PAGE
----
pasquinian

pasquinade

[pas-kwuh-neyd]
noun
1.
a satire or lampoon, especially one posted in a public place.
verb (used with object), pasquinaded, pasquinading.
2.
to assail in a pasquinade or pasquinades.

Origin:
1585–95; Pasquin (< Italian Pasquino, name given an antique Roman statue unearthed in 1501 that was annually decorated and posted with verses) + -ade1; replacing pasquinata < Italian

pasquinader, noun
pasquinian [pas-kwin-ee-uhn] , adjective
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World English Dictionary
pasquinade or pasquil (ˌpæskwɪˈneɪd, ˈpæskwɪl)
 
n
1.  an abusive lampoon or satire, esp one posted in a public place
 
vb , -ades, -ading, -aded, -quils, -quilling, -quilled
2.  (tr) to ridicule with pasquinade
 
[C17: from Italian Pasquino name given to an ancient Roman statue disinterred in 1501, which was annually posted with satirical verses]
 
pasquil or pasquil
 
n
 
vb
 
[C17: from Italian Pasquino name given to an ancient Roman statue disinterred in 1501, which was annually posted with satirical verses]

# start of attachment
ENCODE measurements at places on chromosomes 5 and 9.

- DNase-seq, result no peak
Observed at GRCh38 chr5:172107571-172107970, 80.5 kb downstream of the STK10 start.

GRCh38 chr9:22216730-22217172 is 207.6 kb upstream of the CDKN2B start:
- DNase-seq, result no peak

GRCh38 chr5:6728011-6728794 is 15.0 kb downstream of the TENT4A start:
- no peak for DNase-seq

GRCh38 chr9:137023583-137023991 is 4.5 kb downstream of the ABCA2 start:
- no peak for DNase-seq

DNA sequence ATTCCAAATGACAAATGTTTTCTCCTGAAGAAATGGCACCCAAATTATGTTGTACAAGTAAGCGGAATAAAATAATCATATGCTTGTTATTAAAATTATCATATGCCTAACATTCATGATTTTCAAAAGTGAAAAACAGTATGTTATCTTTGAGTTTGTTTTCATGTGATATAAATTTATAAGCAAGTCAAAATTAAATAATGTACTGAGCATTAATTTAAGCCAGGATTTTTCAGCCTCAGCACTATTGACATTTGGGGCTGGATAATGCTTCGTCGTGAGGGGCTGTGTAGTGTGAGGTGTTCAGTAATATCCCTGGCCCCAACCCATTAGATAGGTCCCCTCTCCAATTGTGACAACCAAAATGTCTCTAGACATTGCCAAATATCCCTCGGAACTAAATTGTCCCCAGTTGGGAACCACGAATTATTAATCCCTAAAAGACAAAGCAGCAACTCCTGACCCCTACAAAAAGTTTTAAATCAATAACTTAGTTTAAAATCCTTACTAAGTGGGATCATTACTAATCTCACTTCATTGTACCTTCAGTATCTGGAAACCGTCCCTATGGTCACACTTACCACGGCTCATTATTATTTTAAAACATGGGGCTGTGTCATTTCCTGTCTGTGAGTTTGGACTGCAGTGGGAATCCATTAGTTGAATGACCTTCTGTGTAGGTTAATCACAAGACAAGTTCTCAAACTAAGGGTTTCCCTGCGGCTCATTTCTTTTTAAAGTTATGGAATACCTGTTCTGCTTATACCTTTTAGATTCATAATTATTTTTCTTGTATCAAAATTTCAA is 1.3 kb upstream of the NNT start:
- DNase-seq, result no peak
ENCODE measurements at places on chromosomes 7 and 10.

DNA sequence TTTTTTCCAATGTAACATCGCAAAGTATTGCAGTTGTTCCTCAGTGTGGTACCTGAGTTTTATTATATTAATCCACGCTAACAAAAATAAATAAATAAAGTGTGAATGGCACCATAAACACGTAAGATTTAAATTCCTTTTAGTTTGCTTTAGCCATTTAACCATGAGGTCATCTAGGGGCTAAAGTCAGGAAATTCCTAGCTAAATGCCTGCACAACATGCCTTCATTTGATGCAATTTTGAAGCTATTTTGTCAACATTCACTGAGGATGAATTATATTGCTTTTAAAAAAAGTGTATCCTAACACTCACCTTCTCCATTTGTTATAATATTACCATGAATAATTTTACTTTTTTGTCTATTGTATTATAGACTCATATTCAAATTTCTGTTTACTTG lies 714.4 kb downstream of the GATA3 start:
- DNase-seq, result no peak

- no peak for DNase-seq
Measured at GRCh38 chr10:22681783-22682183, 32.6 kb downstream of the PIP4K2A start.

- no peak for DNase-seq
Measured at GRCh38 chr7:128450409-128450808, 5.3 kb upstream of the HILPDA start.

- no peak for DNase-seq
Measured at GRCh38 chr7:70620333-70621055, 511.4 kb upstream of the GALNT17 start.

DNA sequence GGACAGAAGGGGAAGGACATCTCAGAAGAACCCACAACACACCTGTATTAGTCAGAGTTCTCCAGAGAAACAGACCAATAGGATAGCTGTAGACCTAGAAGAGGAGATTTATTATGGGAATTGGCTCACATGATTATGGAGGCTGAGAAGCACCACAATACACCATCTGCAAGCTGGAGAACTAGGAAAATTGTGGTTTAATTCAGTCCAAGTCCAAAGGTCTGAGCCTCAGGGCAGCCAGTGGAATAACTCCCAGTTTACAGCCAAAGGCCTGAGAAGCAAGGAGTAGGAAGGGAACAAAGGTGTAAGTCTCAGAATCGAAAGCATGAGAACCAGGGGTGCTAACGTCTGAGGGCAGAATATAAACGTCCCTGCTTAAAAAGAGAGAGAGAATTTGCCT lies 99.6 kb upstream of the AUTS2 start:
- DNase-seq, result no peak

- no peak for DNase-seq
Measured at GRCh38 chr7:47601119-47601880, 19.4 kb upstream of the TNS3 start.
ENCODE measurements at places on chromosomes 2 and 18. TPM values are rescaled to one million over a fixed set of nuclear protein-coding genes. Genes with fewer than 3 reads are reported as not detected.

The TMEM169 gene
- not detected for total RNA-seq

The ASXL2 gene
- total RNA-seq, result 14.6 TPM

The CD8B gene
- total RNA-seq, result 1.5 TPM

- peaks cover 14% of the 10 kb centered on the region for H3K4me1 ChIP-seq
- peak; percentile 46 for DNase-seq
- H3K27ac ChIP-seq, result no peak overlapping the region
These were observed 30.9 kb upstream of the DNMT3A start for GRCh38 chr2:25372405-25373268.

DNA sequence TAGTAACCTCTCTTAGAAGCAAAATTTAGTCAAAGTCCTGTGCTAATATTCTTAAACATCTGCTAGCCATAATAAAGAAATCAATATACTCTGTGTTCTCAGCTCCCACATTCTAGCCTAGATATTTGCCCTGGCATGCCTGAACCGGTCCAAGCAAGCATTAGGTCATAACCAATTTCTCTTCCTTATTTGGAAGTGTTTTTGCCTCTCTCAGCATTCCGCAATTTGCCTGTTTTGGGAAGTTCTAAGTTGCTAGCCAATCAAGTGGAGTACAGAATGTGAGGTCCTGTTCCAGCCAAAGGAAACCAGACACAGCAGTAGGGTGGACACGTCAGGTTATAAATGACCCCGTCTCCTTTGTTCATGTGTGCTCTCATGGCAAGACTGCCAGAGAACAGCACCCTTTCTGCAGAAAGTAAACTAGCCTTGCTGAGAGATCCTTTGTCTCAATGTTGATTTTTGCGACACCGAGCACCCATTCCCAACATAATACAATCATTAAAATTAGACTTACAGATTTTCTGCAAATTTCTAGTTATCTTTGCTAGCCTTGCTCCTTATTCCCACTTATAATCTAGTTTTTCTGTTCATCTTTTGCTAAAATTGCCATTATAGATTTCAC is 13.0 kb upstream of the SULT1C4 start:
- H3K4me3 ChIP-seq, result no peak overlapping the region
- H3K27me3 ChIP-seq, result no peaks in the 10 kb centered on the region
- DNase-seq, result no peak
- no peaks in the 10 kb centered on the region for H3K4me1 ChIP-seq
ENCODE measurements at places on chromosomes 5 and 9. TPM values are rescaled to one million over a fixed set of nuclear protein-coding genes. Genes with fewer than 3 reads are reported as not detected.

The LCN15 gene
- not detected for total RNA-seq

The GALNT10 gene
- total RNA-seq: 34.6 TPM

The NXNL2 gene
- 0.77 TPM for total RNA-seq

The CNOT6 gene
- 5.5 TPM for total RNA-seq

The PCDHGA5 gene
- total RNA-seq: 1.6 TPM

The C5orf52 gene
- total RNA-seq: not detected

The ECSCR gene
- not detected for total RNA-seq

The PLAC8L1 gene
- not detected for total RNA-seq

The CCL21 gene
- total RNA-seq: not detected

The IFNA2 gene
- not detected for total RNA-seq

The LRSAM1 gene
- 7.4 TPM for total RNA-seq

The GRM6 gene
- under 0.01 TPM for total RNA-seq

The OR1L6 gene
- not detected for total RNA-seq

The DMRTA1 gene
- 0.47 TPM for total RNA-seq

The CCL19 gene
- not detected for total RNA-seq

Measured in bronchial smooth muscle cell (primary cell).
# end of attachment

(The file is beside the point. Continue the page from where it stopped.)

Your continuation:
pasquin'ader or pasquil
 
n

Collins English Dictionary - Complete & Unabridged 10th Edition
2009 © William Collins Sons & Co. Ltd. 1979, 1986 © HarperCollins
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Etymonline
Word Origin & History

pasquinade
"a lampoon," 1658, from M.Fr., from It. pasquinata (1509), from Pasquino, name given to a mutilated ancient statue (now known to represent Menelaus dragging the dead Patroclus) set up by Cardinal Caraffa in his palace in Rome in 1501; the locals named it after a schoolmaster (or tailor, or barber) named
Pasquino who lived nearby. A custom developed of posting satirical verses and lampoons on the statue.
Online Etymology Dictionary, © 2010 Douglas Harper
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